We pulled out our hose & washed her ourselves. We knew she was covered in salt from our 2 days at sea, but we were amazed how much dirt still came off of her. The water left a lot of spots on the windows so we had to use some product to wipe those off.

Scott changed the water filters at the back of the boat. The filters were absolutely black & greasy like they had been filtering oil, not just water. Yuck! We have had them look dirty before, but never black with oil. This must have happened in Puerto Quetzal. It is too dirty in here to use our desalinator & we were told the dock water is not potable. We have been told this before at other marinas & used the dock water anyway. We have large household type filters that the hose water goes through before filling our tanks. We also have a ultraviolet filter that is supposed to kill any bacteria. We also have a second filter at the galley sink that adds another level of purification for drinking & cooking. I did a load of laundry that I will hang up in the morning. I hope it is cleaner after being washed than before!

Alex came by late in the day to tell us he called Murray in Canada & they discussed our haul out. We are now thinking to not go as far up the bank. Just \”beach\” the boat along the flat part leaving the rudders & propellers sticking out into the water. It will take longer for the tide to recede from this area & be exposed so they can do the work. But it should ensure our propellers & rudders are not mired down in mud. We will have less time before the tide rises again but Scott & Alex think they can do the job fast enough. The whole process is not something we would ever choose to do. Why oh why couldn\’t this have happened where we could have gotten hauled out more easily? I am quite nervous about the entire process. The only thing that gives me hope is that Scott seems to think it will be ok. I know he would not put our million dollar \”Beach House\” floating home intentionally in harm\’s way. I have visions of Scott & Alex down in the mud with tools & parts. Sort of silly that we washed the boat today. At least she will be clean for 1 day. We intend to do the deed on Monday.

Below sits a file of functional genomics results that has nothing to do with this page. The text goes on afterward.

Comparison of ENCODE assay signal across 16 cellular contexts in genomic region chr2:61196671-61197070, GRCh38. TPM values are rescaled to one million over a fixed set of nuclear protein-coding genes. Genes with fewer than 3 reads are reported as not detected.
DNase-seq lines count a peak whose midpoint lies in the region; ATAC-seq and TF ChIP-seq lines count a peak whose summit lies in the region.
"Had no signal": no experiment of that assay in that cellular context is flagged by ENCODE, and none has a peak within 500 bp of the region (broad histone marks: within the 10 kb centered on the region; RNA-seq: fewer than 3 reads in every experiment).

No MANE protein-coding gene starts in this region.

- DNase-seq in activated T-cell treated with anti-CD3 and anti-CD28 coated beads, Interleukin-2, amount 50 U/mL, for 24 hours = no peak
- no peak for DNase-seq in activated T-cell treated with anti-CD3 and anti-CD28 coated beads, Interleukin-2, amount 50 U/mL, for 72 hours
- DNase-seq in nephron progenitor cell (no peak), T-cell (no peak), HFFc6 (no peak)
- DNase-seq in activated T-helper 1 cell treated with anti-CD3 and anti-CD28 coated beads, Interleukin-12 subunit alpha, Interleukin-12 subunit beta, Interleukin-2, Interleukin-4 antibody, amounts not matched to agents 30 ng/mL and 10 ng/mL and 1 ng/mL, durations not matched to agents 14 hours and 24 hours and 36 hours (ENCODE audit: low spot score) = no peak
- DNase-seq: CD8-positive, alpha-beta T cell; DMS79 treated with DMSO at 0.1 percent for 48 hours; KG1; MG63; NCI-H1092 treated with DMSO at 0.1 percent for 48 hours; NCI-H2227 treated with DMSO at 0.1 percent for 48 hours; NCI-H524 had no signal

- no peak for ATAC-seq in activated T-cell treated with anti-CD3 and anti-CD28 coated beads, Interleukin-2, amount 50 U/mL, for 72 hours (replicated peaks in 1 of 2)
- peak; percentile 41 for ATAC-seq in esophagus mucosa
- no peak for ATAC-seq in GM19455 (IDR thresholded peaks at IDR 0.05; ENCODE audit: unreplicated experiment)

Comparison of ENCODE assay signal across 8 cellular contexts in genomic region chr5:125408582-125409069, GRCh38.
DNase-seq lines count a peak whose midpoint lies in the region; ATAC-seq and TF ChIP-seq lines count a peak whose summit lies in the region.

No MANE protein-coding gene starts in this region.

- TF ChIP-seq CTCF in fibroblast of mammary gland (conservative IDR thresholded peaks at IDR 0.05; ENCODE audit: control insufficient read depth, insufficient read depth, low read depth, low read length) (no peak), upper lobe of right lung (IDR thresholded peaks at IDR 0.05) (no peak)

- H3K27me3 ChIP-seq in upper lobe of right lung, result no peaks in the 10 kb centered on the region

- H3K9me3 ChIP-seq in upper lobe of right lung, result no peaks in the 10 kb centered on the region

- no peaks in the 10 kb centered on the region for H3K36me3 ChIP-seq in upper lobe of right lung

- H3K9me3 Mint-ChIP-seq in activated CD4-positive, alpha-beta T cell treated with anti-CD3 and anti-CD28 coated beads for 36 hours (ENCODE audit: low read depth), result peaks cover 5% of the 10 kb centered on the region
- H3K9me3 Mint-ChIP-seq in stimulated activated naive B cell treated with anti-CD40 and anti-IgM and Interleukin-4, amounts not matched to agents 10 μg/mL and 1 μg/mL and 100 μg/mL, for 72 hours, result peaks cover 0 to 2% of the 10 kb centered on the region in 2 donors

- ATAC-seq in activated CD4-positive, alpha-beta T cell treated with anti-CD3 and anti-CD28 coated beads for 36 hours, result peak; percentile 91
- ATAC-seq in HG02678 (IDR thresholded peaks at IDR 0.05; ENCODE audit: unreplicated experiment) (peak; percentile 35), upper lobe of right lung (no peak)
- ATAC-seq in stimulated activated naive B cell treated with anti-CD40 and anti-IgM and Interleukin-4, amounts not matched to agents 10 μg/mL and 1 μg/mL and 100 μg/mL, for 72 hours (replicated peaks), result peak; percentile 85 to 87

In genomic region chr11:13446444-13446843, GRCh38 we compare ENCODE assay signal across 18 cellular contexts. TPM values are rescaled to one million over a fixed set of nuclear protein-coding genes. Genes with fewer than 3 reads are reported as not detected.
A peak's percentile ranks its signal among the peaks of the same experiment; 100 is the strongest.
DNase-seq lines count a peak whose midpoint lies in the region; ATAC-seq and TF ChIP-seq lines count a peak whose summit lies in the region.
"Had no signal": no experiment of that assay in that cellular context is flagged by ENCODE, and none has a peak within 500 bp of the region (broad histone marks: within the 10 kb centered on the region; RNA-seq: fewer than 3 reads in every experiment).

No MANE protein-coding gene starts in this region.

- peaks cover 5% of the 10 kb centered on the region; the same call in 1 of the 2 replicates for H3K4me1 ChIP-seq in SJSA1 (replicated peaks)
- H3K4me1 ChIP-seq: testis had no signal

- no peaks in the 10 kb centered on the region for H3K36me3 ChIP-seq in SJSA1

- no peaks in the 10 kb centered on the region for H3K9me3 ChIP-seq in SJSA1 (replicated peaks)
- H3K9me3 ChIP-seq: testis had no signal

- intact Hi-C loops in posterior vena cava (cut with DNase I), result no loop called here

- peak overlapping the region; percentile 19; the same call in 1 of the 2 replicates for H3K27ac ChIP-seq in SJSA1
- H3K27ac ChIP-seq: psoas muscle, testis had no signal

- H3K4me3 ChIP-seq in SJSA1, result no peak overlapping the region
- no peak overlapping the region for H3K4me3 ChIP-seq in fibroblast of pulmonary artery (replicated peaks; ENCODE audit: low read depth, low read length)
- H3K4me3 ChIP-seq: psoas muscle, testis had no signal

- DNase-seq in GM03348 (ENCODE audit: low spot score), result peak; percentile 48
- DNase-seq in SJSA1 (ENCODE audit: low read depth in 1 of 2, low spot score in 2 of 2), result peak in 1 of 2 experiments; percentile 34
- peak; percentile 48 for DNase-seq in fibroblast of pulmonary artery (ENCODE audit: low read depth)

I had thought I would swim or take a walk today, but all my energy was gone after washing the boat. It is a hot, sweaty job & takes the 2 of us nearly 2 hours. We are still not quite recovered from our night watches. I will be oh so much happier after \”Beach House\” is done with her mud bath and the new transmission is installed & we know for sure everything is fully functional.

During the day we get rocked around pretty severely by high speed pangas & jet skis seeing just how close they can zoom by without actually hitting us. Thankfully this subsides at night. We are appreciating the air conditioning to take the edge off the heat & humidity. We are going to turn in early again.

Scott & Cindy